When implementing interrupts you’ll want to ensure that the delivery of interrupts into wasm code is also handled in your host imports and functionality. Host functions need to either execute for bounded amounts of time or you’ll need to arrange for them to be interrupted as well.

Return Value

This function returns a Result since interrupts are not always enabled. Interrupts are enabled via the Config::interruptable method, and if this store’s Config hasn’t been configured to enable interrupts then an error is returned.


// Enable interruptable code via `Config` and then create an interrupt
// handle which we'll use later to interrupt running code.
let engine = Engine::new(Config::new().interruptable(true))?;
let store = Store::new(&engine);
let interrupt_handle = store.interrupt_handle()?;

// Compile and instantiate a small example with an infinite loop.
let module = Module::new(&engine, r#"
    (func (export "run") (loop br 0))
let instance = Instance::new(&store, &module, &[])?;
let run = instance.get_typed_func::<(), ()>("run")?;

// Spin up a thread to send us an interrupt in a second
std::thread::spawn(move || {

let trap =;
assert!(trap.to_string().contains("wasm trap: interrupt"));

pub fn gc(&self)[src]

Perform garbage collection of ExternRefs.

pub fn fuel_consumed(&self) -> Option<u64>[src]

Returns the amount of fuel consumed by this store’s execution so far.

If fuel consumption is not enabled via Config::consume_fuel then this function will return None. Also note that fuel, if enabled, must be originally configured via Store::add_fuel.

pub fn add_fuel(&self, fuel: u64) -> Result<()>[src]

Adds fuel to this Store for wasm to consume while executing.

For this method to work fuel consumption must be enabled via Config::consume_fuel. By default a Store starts with 0 fuel for wasm to execute with (meaning it will immediately trap). This function must be called for the store to have some fuel to allow WebAssembly to execute.

Most WebAssembly instructions consume 1 unit of fuel. Some instructions, such as nop, drop, block, and loop, consume 0 units, as any execution cost associated with them involves other instructions which do consume fuel.

Note that at this time when fuel is entirely consumed it will cause wasm to trap. More usages of fuel are planned for the future.


This function will panic if the store’s Config did not have fuel consumption enabled.

pub fn out_of_fuel_trap(&self)[src]

Configures a Store to generate a Trap whenever it runs out of fuel.

When a Store is configured to consume fuel with Config::consume_fuel this method will configure what happens when fuel runs out. Specifically a WebAssembly trap will be raised and the current execution of WebAssembly will be aborted.

This is the default behavior for running out of fuel.

pub fn out_of_fuel_async_yield(&self, injection_count: u32, fuel_to_inject: u64)[src]

Configures a Store to yield execution of async WebAssembly code periodically.

When a Store is configured to consume fuel with Config::consume_fuel this method will configure what happens when fuel runs out. Specifically executing WebAssembly will be suspended and control will be yielded back to the caller. This is only suitable with use of a store associated with an async config because only then are futures used and yields are possible.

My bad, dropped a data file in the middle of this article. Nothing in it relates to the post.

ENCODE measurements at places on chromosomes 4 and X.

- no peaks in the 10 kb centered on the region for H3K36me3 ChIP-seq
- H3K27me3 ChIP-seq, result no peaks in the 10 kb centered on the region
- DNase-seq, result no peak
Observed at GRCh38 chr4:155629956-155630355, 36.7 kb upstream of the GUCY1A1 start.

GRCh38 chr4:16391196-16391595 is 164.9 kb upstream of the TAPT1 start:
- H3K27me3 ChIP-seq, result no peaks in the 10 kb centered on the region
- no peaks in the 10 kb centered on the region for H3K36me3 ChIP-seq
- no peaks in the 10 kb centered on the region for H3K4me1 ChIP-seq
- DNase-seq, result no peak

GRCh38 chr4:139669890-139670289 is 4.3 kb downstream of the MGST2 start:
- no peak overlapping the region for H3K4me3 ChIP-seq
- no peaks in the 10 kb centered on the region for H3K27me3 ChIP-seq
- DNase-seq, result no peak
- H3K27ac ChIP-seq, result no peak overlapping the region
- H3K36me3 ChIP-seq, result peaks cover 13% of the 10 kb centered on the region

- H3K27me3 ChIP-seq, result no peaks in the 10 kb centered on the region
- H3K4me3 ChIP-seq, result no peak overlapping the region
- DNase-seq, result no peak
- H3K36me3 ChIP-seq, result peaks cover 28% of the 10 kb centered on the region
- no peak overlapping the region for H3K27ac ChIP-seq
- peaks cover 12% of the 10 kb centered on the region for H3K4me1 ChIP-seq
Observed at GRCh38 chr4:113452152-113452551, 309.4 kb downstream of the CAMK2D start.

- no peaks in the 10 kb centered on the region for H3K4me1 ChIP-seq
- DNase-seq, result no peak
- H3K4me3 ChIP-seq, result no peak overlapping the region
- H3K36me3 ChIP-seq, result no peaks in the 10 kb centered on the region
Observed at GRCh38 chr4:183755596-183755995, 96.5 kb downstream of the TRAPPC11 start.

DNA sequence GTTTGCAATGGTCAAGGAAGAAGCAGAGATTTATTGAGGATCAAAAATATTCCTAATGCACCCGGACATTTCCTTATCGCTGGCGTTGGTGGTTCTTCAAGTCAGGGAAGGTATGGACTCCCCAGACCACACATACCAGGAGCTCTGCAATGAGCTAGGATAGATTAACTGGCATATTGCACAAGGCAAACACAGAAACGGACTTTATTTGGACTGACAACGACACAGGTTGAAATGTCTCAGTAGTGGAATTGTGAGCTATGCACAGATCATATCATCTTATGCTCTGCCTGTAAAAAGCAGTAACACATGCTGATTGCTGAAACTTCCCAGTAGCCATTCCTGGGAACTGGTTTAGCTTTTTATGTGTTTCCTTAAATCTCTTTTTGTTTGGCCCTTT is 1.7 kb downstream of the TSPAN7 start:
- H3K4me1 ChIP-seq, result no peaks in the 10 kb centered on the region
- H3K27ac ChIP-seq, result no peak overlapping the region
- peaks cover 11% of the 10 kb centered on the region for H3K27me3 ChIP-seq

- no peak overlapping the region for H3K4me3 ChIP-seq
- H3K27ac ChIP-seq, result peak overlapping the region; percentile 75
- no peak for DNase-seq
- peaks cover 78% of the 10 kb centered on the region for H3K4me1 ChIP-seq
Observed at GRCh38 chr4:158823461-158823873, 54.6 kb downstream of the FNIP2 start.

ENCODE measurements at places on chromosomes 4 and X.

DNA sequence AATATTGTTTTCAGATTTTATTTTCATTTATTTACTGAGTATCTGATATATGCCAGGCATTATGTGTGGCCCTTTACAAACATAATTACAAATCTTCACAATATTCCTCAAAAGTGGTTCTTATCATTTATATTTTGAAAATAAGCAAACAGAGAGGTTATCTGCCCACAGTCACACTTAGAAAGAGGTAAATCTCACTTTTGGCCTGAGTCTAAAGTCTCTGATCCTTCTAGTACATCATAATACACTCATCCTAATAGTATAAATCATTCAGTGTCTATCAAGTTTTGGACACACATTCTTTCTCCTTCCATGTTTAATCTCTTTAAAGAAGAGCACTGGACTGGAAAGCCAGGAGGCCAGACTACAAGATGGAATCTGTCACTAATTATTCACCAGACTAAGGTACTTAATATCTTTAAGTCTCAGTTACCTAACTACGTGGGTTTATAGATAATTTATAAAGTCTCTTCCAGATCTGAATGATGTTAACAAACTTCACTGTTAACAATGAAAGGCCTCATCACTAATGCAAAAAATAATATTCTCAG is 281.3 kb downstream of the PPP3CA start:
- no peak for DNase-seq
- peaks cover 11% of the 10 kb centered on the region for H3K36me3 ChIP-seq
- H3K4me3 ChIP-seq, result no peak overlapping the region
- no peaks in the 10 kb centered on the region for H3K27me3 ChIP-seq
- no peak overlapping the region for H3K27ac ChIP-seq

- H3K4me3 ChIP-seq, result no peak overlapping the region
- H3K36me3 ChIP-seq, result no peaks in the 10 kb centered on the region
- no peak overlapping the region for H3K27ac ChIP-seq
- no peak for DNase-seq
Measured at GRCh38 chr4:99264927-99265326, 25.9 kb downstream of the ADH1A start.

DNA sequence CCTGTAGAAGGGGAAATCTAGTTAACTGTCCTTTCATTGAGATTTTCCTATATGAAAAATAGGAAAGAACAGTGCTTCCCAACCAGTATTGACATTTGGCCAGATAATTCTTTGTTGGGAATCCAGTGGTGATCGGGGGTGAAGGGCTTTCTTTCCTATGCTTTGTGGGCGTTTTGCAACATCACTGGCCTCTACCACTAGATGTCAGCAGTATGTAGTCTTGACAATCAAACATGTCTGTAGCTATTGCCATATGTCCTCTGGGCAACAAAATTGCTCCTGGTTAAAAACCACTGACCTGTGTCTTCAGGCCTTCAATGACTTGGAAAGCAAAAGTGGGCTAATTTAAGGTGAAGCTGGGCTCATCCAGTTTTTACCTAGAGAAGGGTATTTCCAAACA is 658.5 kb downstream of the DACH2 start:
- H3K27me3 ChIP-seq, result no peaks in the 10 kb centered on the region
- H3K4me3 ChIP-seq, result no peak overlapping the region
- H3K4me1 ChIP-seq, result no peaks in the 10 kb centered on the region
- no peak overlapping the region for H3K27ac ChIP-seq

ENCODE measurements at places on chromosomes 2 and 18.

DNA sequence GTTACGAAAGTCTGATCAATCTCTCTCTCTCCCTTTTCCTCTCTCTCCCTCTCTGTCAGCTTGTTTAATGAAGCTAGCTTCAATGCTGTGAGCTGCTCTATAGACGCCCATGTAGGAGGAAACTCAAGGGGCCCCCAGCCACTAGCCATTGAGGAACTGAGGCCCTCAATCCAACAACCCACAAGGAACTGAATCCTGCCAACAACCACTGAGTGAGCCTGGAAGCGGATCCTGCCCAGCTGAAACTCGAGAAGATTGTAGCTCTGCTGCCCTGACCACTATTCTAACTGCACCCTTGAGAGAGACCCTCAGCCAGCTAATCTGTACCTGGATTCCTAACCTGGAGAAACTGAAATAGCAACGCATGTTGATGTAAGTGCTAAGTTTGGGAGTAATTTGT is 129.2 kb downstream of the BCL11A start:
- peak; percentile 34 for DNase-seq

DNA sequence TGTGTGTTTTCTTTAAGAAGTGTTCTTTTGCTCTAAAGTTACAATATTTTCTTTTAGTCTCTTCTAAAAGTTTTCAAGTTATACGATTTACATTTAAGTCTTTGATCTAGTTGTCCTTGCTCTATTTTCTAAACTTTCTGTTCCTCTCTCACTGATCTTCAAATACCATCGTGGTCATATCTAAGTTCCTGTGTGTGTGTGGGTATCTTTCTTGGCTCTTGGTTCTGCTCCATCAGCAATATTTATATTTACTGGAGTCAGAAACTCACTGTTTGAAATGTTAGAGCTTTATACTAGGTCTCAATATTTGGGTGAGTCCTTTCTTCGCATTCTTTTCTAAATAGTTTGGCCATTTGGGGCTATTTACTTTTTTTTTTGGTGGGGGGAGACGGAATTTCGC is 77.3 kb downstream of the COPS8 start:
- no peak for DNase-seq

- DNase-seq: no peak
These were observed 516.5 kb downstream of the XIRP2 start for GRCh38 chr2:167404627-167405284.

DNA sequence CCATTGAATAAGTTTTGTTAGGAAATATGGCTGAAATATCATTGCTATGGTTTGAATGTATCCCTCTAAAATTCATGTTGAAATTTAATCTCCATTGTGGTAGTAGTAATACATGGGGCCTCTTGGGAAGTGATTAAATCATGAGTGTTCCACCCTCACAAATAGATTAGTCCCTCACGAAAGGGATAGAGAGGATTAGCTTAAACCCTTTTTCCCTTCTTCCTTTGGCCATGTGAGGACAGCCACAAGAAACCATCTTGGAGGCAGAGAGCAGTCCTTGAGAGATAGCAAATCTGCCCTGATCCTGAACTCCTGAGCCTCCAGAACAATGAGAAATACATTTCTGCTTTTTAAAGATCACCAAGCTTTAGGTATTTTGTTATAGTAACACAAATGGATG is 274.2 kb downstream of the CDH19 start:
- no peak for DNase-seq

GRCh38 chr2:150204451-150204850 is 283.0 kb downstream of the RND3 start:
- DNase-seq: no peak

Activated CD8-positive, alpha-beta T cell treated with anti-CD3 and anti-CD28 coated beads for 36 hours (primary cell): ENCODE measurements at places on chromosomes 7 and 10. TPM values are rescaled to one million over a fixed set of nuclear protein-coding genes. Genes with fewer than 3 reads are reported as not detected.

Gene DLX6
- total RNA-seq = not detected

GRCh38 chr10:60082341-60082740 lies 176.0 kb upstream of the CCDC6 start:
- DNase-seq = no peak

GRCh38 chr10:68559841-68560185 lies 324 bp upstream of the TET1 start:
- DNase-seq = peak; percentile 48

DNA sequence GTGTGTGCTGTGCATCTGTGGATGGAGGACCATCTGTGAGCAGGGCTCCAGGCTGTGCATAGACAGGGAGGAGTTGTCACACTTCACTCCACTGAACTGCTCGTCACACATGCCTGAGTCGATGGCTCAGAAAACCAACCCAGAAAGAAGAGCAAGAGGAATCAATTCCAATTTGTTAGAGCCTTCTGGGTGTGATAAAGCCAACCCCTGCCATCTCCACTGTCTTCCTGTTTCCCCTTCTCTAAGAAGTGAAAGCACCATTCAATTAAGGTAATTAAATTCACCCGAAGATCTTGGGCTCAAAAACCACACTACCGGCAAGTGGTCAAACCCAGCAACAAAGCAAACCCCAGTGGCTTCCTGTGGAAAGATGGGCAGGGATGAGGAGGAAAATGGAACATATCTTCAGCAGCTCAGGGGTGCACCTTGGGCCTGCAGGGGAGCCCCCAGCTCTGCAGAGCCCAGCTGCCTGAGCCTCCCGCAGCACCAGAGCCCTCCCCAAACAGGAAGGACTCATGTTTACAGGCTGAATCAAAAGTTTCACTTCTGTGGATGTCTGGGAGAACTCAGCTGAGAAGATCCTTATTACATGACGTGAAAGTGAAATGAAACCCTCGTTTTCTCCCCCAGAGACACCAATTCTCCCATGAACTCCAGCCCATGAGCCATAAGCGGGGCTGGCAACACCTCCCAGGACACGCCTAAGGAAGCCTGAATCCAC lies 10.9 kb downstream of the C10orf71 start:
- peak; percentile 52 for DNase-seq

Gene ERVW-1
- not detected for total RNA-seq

The purpose of this behavior is to ensure that futures which represent execution of WebAssembly do not execute too long inside their Future::poll method. This allows for some form of cooperative multitasking where WebAssembly will voluntarily yield control periodically (based on fuel consumption) back to the running thread.

Note that futures returned by this crate will automatically flag themselves to get re-polled if a yield happens. This means that WebAssembly will continue to execute, just after giving the host an opportunity to do something else.

The fuel_to_inject parameter indicates how much fuel should be automatically re-injected after fuel runs out. This is how much fuel will be consumed between yields of an async future.

The injection_count parameter indicates how many times this fuel will be injected. Multiplying the two parameters is the total amount of fuel this store is allowed before wasm traps.


This method will panic if it is not called on a store associated with an async config.

Trait Implementations

impl Clone for Store[src]

impl Debug for Store[src]

impl Default for Store[src]

impl StoreExt for Store[src]

impl TrapInfo for Store[src]

Auto Trait Implementations

impl !RefUnwindSafe for Store

impl !Send for Store

impl !Sync for Store

impl Unpin for Store

impl !UnwindSafe for Store

Blanket Implementations

impl<T> Any for T where
    T: 'static + ?Sized

impl<T> Borrow<T> for T where
    T: ?Sized

impl<T> BorrowMut<T> for T where
    T: ?Sized

impl<T> From<T> for T[src]

impl<T, U> Into<U> for T where
    U: From<T>, 

impl<T> Pointable for T

type Init = T

The type for initializers.

impl<T> Same<T> for T

type Output = T

Should always be Self

impl<T> ToOwned for T where
    T: Clone

type Owned = T

The resulting type after obtaining ownership.

impl<T, U> TryFrom<U> for T where
    U: Into<T>, 

type Error = Infallible

The type returned in the event of a conversion error.

impl<T, U> TryInto<U> for T where
    U: TryFrom<T>, 

type Error = <U as TryFrom<T>>::Error

The type returned in the event of a conversion error.

impl<V, T> VZip<V> for T where
    V: MultiLane<T>,